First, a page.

At first glance, the average supermarket seems like a great place to find healthy, diet-friendly foods. After all, virtually every shelf is filled with low-fat, reduced sugar, and half-calorie alternatives to everything from milk and cheese to pizza, granola bars, and peanut butter. But a closer look at nutrition labels paints a much different picture than you might expect. Consider the following scenarios where ''healthy” might not actually mean healthy:
Fat-free or sugar-free snacks
You probably think you’re doing your waistline a favor by opting for fat-free ice cream or sugar-free cookies instead of the standard versions of these treats, but in far too many cases you’re merely trading one bad ingredient for another. When you see ''fat-free” on a label, chances are you’re getting more sugar and artificial chemicals to make up for the lost taste and texture of the missing fat. A ''sugar-free” label, meanwhile, is usually nothing more than manufacturer code for more fat and other fillers. Either way, these types of foods should not be a prominent feature of any healthy diet.
Other misleading substitutions
Thanks to aggressive marketing by the food industry and false information spread by fad diets, many people have come to accept certain food substitutions as ''healthy.” Turkey burgers instead of ground beef patties. Bran muffins instead of chocolate chip. Fruit smoothies as whole meal replacements. The examples are endless—and they’re almost always misleading.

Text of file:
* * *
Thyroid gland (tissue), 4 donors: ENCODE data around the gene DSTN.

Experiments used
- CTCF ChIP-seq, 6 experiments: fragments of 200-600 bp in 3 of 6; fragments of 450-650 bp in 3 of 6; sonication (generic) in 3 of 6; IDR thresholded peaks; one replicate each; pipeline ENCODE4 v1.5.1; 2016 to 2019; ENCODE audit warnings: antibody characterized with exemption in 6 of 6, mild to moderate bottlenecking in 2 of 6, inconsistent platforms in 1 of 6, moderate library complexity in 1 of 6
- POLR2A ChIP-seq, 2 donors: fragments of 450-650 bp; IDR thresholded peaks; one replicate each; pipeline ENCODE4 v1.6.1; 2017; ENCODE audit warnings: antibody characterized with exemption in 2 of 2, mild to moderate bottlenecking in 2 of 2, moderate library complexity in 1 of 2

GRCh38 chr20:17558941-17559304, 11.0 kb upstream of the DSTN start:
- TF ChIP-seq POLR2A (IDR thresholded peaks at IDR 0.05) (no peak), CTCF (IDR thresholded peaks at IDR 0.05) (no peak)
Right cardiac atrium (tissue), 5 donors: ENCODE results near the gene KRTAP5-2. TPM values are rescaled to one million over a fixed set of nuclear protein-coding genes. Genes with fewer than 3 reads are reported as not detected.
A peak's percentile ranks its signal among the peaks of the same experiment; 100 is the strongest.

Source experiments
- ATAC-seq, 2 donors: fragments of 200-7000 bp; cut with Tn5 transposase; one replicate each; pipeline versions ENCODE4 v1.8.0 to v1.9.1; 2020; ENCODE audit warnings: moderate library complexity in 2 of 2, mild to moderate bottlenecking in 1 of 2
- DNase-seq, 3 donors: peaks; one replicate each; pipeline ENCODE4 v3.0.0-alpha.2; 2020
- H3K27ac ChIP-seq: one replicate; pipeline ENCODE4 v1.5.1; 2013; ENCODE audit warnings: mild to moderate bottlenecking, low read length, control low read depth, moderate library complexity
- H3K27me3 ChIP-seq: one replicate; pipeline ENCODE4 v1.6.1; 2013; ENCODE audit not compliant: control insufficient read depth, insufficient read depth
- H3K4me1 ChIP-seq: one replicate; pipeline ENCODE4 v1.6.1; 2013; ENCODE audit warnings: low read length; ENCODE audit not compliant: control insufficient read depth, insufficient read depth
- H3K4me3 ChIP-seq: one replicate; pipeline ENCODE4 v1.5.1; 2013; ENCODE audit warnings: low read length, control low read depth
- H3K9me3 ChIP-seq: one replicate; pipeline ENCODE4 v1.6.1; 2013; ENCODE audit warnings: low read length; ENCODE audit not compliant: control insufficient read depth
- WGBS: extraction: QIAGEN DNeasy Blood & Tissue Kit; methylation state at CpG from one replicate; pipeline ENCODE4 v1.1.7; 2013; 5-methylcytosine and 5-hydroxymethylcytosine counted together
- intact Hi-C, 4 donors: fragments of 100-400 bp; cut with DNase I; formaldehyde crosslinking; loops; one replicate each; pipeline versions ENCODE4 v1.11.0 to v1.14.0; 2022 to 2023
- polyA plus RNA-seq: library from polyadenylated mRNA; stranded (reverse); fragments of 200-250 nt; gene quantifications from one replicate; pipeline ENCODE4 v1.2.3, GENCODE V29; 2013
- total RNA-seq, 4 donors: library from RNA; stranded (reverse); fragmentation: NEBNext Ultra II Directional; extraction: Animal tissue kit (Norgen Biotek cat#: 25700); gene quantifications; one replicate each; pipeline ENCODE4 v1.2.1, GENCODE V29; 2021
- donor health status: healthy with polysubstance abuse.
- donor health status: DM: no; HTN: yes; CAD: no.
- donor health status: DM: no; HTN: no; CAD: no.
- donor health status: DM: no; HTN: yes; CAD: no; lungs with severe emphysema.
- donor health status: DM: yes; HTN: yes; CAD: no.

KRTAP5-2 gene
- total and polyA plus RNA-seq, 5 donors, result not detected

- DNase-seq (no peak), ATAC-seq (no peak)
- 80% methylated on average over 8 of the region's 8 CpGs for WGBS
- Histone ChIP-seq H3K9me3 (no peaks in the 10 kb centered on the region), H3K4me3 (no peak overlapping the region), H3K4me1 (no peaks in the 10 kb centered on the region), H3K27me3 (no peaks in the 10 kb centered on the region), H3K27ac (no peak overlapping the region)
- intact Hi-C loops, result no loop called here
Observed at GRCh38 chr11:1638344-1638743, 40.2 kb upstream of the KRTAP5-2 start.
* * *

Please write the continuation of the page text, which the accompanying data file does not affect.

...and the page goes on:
The truth of the matter is that ground turkey, due to the inclusion of skin and other impurities, may contain up to three times the saturated fat of lean ground beef and just as many calories. Bran muffins are often just as packed with sugars and empty carbs as other muffin varieties. With many fruit smoothies from national chains weighing in at a whopping 500 calories or more, you’d be better off (and get more satisfaction) from eating a regular meal composed of solid food. As a dieter, it’s important to beware of these and other not-so-healthy swaps that are taken for granted.
Genuinely healthy foods
The best way to ensure you get all the nutrients you need in the healthiest form possible is to eat all natural foods that have received minimal processing in their journey to your table. Sticking to the perimeter aisles of grocery stores, visiting the local farmers market for fresh produce, or starting your own vegetable garden are just a few strategies to help you incorporate more natural foods into your daily diet and overall lifestyle.
Now that you know our picks for unhealthy ''health” foods, we want to hear about yours. What are some deceptive or misleading diet foods that you’ve banished from your kitchen for good? What are some delicious and natural swaps that you’ve discovered? Let us know in the comments!